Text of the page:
It's not a lovely morning. I'm pleased not being able to look at myself. I must look quite used. Some time in the night the rain stopped - but it started again. Now it's stopped, there are just scattered drips from the trees hitting the tent. I don't feel like looking out. Even there is a beautiful castle high up on a rock ahead. But the noise from the motorway is disturbing.
Markus calls me. Markus and Berni live in Vienna where my journey will end. I know them from my last trip to China, where we met in Lijiang and went for two days trekking in Tiger Leaping Gorge together. They have had a boy since then. A boy who is apparently conceived in China. Anyway he's got a middle name: Tian (Heaven).
I tell him everything is going according to plan.
It soon starts raining. A drizzle that comes and goes. A cycle path appears. There's been some before but each time they suddenly stopped and I had to drag the bike up the slope. This time it's "real" - Innradweg - leading to Innsbruck.
The rain gets heavier the last bit to Imst, where the railway station is my first goal.
I wash, put the rain covers on and enters the café to have a cappucino and a cheese bun. After Germany it's hard to get used to austrian prices. 2€30 for a cappucino. 1€30 for the bun. But the gas is cheaper!
In the station someone is speaking on a cellphone. In Voralberg one don't understand a bit because the Arlberg Pass has through ages ment a physical separation of the austrians, that has had an impact on the language. But now that I've entered the german speaking part, I still dont' understand a word? The third time I get near I realize he speaks arabic...
I stop at a Spar in Silz. But I'm too slow, it's 2 minutes past 12 and they close between 12 and 15! I have to remember.
Shopping or not I have to eat, so I continue to the station in the next town: Stams. There's just one bench on this side of the track and it's not sheltered, but I have to make do with that. When I've parked the stationsmaster comes to greet me. Grüss Gott, as they say here. I understand when he ask about the bike and soon I'm inside to borrow a better knife for the bread and I also make him boil some water for my cappucino. It's much easier than packing out the cooker.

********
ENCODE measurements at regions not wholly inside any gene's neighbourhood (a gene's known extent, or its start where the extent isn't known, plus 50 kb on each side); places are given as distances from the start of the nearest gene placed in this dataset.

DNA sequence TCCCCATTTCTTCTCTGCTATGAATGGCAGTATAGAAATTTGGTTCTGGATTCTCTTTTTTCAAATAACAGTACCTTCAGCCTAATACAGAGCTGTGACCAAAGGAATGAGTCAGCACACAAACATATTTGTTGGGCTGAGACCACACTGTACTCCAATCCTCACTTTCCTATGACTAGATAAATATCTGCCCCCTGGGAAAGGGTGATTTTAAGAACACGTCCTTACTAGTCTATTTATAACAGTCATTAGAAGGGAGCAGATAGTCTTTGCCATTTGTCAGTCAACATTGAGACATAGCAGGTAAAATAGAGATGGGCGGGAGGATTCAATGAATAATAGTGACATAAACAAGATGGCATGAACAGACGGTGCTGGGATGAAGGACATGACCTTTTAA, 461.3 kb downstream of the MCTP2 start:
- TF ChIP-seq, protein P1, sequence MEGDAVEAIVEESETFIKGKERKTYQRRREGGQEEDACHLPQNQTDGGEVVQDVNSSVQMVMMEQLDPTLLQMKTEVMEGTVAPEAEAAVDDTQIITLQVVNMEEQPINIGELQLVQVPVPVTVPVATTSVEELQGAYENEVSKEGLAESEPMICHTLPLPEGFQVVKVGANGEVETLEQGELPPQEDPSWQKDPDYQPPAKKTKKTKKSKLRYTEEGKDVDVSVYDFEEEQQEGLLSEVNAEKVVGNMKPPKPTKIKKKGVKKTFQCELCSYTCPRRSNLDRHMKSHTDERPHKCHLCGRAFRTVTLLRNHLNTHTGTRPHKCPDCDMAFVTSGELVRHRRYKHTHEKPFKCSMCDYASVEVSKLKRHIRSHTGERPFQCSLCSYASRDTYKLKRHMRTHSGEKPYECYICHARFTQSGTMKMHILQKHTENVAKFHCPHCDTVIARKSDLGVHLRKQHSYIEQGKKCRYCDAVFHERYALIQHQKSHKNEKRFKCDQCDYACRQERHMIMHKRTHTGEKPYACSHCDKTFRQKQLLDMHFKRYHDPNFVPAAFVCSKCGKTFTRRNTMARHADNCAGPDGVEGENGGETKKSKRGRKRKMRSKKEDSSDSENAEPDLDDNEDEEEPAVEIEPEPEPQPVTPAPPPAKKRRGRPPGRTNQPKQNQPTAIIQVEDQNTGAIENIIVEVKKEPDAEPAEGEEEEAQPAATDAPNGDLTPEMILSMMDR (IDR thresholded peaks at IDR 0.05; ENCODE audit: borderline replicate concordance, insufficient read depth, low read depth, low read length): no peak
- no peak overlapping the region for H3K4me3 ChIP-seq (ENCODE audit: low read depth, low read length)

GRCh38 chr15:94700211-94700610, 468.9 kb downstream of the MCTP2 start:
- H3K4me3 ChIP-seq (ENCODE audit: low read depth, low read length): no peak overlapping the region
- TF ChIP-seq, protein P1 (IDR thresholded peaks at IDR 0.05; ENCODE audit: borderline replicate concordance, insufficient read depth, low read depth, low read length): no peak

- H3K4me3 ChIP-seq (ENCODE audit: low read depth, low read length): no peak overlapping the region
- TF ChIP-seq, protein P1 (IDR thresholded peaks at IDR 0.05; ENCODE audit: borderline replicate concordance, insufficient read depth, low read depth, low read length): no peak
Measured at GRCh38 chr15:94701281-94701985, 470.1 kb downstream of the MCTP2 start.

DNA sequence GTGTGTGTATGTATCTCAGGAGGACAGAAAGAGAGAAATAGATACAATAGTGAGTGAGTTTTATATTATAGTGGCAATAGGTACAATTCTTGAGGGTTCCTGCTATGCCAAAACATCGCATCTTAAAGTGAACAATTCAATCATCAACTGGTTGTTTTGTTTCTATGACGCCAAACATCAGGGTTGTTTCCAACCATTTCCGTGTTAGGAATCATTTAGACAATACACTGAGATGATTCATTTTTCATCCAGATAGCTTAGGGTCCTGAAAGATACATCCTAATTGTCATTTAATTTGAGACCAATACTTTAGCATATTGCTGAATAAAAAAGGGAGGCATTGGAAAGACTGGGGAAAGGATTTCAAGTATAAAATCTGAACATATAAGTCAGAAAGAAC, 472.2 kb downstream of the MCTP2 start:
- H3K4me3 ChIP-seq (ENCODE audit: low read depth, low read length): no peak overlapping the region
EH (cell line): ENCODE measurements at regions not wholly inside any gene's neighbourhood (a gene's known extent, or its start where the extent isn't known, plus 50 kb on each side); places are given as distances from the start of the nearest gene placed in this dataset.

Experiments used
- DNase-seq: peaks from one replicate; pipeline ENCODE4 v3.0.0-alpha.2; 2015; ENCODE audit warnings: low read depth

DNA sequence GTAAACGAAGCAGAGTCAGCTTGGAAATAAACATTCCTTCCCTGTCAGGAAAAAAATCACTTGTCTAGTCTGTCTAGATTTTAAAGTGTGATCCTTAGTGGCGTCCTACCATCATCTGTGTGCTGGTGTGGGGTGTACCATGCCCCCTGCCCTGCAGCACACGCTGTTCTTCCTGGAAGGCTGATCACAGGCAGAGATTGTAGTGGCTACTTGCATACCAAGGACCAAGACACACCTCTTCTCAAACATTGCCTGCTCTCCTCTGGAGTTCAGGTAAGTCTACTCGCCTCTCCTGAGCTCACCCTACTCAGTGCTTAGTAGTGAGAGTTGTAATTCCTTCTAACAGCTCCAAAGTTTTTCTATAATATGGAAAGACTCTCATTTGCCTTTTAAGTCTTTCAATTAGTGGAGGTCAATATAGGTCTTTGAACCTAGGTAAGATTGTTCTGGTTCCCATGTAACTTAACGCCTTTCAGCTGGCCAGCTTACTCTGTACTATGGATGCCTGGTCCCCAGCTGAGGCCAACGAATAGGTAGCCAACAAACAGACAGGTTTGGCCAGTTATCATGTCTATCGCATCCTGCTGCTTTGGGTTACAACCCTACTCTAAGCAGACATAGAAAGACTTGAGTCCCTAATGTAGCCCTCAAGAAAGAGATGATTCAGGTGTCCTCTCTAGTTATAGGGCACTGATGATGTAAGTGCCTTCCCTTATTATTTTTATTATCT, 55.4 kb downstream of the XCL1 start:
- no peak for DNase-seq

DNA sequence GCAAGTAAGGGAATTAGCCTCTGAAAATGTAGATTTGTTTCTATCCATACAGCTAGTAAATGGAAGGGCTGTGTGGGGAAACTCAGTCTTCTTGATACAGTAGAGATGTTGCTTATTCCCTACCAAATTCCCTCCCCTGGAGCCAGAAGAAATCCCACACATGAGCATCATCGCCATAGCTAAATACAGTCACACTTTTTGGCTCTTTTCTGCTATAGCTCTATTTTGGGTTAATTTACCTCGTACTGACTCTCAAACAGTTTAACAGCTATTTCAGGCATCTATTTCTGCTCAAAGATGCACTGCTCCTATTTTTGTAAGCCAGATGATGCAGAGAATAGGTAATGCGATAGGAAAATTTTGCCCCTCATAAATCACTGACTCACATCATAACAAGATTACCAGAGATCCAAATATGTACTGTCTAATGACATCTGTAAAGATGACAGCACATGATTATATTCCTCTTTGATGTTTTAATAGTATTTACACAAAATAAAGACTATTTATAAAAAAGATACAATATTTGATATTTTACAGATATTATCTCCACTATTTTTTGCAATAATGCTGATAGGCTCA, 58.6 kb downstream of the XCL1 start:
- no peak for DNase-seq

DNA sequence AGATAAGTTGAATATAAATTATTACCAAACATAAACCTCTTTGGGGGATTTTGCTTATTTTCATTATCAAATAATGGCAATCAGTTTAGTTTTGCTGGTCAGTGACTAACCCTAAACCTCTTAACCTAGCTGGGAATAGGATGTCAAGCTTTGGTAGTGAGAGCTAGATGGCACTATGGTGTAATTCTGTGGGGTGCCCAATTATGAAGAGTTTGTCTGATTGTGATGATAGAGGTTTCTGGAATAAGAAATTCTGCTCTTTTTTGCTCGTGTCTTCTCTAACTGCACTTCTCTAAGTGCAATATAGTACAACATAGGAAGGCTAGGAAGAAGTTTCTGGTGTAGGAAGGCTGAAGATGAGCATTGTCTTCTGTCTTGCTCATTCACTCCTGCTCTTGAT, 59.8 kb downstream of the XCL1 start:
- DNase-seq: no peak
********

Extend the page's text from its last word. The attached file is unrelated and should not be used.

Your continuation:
Every time a train passes he has to put on his cap and stand outside. He asks if he can take a photo og me and the bike. So I get one of him - including the cap.
I have a nice time. While it's still raining outside he shows me the station boards. He's in charge of two stations. The other one is automatic, but he can switch off the automatic. And by the way, he's crossed the Brenner Pass once on bicycle. With only 5 gears!
The next part is hard. I keep on thinking it must be Inssbruck soon, but nothing happens. I have to go through a new rainshower first.
Then comes a sign about camping, but that's when I'm on the mainroad. The last part there's a cycle path, so I evidently passes by. A kind gentleman, who's been working at Royal Hotel in Copenhagen, and in Helsinki, Tokyo and Singapore, tells me to follow him, he's going that way anyway.
When I ask how much it is for a bike, a tent and one person, I get a shock: 20€ (25€ for mobile homes). I ask if electricity and Wi-Fi is included? Yes, of course! Then I'll stay.
Beside the bathing facilities there's a kitchen and a dining room upstairs. There I come to talk to a nice french family consisting of: father, mother, daughter of 12 and a boy a little younger. We eat together and they offer me theirs - I don't have anything to offer, you can't offer frenchmen untasty packed slices of cheese!
Afterwords we play cards. With tarot cards. I never saw such a set of cards. Besides the normal ones there's an extra series of trumphs and one special one I've forgotten the name of. It's much different from those games of cards I know, there are elements from Casino, 500 and Bridge.
All the rest of the guests are in their mobile homes, they say - and that's true. Life on a camp site has changed a lot the resent years. Many bring so to say their home with them, when they go on holiday. Then you don't have to live with too many changes.
Now at bed time it's raining again.